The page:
And I’m so thankful. So, you know, I’m fortunate with what I’m doing. I got the podium to stand and tell people, like, don’t sob. Don’t feel bad for me. And let’s keep pushing forward in life.
“My Body Overheats”
PAT: So, Travis, you have both legs. Prosthetic. And then the arm on the left side. Why not the prosthetic on the right side too?
TRAVIS: I used to be a magician. I made it disappear.
PAT: Wow. That’s impressive.
TRAVIS: No. My body actually overheats. Because when you lose your arms and legs, your heart when it beats, it pushes the blood normally to your fingers and toes. Mine goes to my residual limbs. So it comes back warmer. So my body overheats that way. When you release heat from your body as head, hands, and feet, missing four of the five, so my head always sweats. And, you know, I had a liner that would go on here. It would just kind of sweat off throughout the day eventually and fall off. And real rigid and hard. And then one more thing is your skin is porous. Even though you got pants on, when the wind blows, you can feel it. Well, mine, I have three layers. So a third of my body is capped off. So it just made more sense not to wear it. And it makes it more comfortable when I don’t wear it.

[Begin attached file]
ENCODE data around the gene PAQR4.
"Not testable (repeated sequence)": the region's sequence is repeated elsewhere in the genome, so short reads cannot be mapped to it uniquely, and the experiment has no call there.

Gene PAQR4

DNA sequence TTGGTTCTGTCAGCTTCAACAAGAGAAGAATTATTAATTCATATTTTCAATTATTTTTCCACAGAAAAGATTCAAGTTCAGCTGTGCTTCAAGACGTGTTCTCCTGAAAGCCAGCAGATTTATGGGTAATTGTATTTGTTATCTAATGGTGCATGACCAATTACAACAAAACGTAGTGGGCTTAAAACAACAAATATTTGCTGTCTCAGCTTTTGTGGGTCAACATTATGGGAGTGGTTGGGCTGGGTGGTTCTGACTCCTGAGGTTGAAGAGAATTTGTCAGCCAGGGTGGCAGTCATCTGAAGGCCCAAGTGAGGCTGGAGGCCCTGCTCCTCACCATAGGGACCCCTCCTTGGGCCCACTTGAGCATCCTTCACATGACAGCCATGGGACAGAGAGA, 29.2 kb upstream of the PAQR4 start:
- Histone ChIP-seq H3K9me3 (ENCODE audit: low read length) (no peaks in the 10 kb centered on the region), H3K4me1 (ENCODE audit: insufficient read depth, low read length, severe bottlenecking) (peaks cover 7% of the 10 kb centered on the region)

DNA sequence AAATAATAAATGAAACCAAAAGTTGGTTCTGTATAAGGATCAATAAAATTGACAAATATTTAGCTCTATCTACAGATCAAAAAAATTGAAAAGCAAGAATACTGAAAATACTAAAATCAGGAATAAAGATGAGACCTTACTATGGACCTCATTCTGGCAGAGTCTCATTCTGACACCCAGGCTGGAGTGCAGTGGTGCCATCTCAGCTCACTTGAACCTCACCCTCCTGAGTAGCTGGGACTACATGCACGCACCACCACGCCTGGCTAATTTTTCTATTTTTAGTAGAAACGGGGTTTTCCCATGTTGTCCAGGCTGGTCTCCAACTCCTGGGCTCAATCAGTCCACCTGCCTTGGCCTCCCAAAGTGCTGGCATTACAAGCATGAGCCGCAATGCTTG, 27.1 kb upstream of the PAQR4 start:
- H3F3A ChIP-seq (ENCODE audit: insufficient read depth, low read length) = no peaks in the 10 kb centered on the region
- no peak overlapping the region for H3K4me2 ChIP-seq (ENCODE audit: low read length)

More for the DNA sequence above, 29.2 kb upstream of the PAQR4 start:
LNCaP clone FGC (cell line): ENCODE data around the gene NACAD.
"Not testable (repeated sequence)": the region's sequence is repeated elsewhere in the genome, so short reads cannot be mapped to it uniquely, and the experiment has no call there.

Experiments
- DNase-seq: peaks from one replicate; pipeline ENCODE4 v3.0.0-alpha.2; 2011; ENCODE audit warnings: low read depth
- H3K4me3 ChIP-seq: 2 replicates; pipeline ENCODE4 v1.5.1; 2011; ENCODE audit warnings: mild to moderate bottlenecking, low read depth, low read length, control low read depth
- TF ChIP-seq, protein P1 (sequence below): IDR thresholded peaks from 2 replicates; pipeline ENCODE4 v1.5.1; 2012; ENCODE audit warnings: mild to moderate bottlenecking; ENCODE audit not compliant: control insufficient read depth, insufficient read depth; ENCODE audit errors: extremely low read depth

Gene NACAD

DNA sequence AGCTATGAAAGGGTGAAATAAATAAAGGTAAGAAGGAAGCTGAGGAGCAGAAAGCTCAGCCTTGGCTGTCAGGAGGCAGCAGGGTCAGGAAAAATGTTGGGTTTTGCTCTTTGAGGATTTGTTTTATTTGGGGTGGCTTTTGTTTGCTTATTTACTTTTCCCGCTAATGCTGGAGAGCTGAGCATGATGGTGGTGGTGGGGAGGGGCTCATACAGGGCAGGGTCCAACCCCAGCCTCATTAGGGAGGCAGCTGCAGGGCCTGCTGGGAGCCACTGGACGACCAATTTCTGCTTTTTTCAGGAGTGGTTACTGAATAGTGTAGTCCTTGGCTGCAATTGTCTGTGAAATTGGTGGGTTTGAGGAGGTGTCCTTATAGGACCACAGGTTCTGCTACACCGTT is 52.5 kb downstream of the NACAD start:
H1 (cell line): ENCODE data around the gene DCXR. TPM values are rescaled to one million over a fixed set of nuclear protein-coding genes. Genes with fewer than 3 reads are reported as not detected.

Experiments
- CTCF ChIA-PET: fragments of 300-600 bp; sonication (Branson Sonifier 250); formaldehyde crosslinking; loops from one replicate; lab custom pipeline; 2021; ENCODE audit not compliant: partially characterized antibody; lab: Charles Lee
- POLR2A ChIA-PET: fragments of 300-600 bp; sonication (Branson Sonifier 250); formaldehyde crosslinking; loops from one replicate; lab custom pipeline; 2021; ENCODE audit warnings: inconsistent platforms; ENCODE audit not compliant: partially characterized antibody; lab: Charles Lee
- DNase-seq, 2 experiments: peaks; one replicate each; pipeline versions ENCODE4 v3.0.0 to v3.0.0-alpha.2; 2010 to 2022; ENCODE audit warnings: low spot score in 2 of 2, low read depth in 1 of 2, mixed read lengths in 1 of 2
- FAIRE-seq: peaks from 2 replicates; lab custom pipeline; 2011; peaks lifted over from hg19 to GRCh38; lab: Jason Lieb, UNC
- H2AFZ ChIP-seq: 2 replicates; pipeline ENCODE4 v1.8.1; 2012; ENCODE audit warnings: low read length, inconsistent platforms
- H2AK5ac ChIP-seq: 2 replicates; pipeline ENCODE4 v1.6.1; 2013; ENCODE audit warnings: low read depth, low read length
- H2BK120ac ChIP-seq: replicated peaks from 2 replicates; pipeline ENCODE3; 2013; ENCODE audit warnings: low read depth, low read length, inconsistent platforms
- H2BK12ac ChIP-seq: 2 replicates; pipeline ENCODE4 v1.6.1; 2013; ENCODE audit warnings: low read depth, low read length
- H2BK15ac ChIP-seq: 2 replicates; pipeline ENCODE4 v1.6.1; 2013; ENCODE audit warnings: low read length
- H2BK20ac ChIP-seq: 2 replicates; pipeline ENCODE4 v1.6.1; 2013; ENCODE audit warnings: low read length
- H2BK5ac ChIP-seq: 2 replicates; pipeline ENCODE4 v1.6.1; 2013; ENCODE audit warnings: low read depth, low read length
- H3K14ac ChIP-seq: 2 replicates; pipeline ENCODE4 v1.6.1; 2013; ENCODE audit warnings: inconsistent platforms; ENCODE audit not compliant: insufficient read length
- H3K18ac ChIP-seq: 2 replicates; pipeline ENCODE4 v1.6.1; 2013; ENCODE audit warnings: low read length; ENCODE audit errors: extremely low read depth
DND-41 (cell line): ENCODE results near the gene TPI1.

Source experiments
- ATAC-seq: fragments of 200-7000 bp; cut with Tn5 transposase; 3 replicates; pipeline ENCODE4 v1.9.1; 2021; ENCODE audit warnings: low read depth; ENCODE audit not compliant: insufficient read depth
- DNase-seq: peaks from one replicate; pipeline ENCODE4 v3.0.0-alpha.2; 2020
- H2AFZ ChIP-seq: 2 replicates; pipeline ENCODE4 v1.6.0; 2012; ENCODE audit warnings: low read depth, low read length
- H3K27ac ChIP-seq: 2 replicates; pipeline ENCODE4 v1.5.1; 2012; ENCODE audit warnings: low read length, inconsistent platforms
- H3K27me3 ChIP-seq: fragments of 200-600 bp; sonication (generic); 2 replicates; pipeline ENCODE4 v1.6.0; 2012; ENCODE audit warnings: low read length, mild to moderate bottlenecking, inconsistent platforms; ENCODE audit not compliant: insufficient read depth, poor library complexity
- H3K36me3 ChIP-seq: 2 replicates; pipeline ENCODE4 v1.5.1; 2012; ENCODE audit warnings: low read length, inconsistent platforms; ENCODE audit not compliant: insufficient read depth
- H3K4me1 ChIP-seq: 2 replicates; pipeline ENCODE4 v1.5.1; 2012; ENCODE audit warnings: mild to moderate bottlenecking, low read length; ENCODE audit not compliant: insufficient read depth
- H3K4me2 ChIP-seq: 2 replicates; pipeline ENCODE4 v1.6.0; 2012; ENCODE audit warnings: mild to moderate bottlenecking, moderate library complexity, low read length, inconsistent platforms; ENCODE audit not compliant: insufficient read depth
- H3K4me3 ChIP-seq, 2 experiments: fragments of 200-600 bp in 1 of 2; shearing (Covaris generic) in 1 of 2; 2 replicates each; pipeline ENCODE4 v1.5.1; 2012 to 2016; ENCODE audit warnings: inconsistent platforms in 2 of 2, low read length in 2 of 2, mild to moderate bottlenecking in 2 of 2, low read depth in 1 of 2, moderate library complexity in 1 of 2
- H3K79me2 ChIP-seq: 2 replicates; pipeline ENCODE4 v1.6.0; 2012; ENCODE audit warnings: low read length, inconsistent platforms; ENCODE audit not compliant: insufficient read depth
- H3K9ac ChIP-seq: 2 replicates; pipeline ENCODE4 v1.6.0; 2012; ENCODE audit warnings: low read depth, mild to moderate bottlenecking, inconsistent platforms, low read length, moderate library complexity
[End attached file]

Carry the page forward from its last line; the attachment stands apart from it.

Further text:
PAT: Oh, you do have it? You just don’t wear it?
TRAVIS: Oh, I have it. I use it for extreme sports or whatever, if you want to call it. Or adaptive action activity. Whatever. I go snowboarding. I wear it for that.
GLENN: You go snowboarding?
TRAVIS: Well, I go falling down a hill usually. But I pick myself back up. I go downhill mountain biking. I went out in Colorado. I was on a four-wheel bike.
GLENN: Okay. Shut up. Seriously. Seriously, don’t you feel like a slug? Here’s a guy with no arms and no legs, yeah, I go mountain biking, and I go snow skiing. I barely get out of bed in the morning.